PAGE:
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Author Topic: Insulation  (Read 5212 times)
edroelle
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« Reply #45 on: October 26, 2008, 10:11:52 AM »

I have not heard of commercial latex foam either.  The technology may have changed though.  The commercial foam was a heated polyurethane which has a carcinogenic vapor, until it dries.  This is similar to some (if not all) base coat-clear coat paint systems.  They require a clean air source during installation for safety.

Don't be in the bus while they are foaming.

Ed Roelle
Flint, MI
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JohnEd
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« Reply #46 on: October 26, 2008, 01:34:00 PM »

John,

I think you do not want that "latex" foam.  Be careful!  You want the the poly stuff that is dangerous.  You need it to be "closed cell" so it won't absorb water and rust the metal and rot.  The guys that do this are hooked up with the contractor that builds walk in coolers and freezers and sprays the inside of refer trailers/trucks for the road.  They travel and make swings thru areas but aren't on a sched.  To apply this stuff you need an aspirator but one "team" uses makeshift helmets and uses the exhaust from a shop vac to provide the fresh air via vacuum cleaner type hose.  Whatever floats your boat.  Also need a fan for flo thru.  The fumes are lethal but they dissipate rapidly....the sprayer will know.  If the sprayer doesn't have solid practice he will die very early in his career so ask if this is their first job Grin Grin  Latex can be sprayed without a mask and that is a ripoff.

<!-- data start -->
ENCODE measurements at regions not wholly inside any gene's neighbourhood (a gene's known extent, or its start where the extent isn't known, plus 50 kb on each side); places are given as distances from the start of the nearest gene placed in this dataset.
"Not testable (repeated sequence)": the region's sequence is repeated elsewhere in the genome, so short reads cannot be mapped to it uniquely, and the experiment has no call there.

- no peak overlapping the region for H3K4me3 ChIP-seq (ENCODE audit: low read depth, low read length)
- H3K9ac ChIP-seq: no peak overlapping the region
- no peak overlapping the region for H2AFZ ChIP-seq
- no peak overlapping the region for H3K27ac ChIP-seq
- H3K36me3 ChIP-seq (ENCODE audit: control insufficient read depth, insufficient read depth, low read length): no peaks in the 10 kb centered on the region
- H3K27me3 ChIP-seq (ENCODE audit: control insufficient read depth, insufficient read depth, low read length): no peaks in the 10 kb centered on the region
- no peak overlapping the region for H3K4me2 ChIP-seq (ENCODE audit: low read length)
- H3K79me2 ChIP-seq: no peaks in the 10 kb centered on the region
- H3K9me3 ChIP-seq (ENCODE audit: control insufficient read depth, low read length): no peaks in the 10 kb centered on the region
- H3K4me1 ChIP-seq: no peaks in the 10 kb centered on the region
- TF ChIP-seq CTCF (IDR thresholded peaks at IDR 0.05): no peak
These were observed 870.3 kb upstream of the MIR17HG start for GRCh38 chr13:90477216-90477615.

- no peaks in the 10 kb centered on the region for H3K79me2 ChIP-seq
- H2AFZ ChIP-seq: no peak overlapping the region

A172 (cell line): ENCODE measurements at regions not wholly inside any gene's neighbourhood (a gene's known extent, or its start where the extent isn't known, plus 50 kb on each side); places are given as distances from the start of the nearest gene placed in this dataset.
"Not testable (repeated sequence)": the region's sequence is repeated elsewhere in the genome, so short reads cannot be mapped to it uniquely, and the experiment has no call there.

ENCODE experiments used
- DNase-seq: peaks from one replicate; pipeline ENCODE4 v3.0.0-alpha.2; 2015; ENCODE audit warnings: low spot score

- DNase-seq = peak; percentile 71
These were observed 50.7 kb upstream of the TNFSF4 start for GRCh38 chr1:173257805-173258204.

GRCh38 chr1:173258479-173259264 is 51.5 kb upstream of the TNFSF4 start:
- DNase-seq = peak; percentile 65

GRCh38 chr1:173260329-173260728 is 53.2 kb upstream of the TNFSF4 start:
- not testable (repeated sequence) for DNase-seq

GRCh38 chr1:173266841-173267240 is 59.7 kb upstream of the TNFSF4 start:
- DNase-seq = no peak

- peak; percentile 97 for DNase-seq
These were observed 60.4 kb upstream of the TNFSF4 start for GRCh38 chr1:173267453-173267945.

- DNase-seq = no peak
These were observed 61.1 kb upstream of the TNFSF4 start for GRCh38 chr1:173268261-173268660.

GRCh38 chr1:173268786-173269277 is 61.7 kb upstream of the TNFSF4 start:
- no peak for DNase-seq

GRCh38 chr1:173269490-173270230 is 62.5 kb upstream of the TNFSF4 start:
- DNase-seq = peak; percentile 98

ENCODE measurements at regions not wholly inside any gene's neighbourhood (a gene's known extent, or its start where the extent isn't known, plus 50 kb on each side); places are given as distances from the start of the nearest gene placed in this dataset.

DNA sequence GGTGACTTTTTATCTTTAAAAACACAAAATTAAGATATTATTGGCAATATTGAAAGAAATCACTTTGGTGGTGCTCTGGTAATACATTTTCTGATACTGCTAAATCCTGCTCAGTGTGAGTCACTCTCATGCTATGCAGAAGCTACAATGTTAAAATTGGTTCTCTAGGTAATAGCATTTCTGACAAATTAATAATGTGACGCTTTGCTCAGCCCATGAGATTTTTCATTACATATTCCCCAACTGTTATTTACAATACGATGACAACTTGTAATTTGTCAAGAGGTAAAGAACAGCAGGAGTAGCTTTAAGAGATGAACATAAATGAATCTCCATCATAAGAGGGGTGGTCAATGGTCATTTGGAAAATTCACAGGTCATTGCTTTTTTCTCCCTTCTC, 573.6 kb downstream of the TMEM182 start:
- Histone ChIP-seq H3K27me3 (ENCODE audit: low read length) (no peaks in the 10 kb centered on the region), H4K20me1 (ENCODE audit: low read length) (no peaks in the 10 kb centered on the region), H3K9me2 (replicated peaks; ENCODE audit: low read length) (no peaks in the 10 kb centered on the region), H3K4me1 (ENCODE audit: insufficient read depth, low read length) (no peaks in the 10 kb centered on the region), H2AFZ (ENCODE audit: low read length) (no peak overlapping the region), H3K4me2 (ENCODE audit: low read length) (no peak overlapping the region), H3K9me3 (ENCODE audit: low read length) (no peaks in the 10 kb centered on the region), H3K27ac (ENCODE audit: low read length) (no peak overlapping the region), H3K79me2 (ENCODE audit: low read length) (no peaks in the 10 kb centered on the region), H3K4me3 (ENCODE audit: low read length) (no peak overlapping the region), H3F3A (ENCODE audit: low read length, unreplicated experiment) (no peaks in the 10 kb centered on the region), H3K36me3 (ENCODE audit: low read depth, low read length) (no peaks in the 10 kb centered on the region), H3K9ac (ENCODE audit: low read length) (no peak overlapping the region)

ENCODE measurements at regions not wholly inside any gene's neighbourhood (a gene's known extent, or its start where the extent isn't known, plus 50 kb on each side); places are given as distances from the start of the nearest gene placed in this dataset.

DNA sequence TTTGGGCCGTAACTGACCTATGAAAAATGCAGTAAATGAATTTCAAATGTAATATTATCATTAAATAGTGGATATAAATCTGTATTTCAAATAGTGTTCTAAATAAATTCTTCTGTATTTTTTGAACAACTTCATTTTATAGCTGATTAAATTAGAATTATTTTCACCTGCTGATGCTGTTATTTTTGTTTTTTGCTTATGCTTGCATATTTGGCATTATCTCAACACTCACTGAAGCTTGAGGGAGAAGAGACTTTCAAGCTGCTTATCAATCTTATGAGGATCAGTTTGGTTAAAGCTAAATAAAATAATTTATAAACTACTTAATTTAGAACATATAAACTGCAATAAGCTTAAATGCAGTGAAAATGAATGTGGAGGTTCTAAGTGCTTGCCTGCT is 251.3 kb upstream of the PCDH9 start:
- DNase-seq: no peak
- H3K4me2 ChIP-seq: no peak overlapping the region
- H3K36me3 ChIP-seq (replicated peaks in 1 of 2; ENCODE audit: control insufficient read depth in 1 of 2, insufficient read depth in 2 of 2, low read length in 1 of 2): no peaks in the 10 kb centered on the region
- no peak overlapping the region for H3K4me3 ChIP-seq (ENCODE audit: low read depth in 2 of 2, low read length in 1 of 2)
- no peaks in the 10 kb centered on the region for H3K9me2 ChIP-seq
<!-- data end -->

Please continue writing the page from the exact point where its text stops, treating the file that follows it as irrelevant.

Jriddle,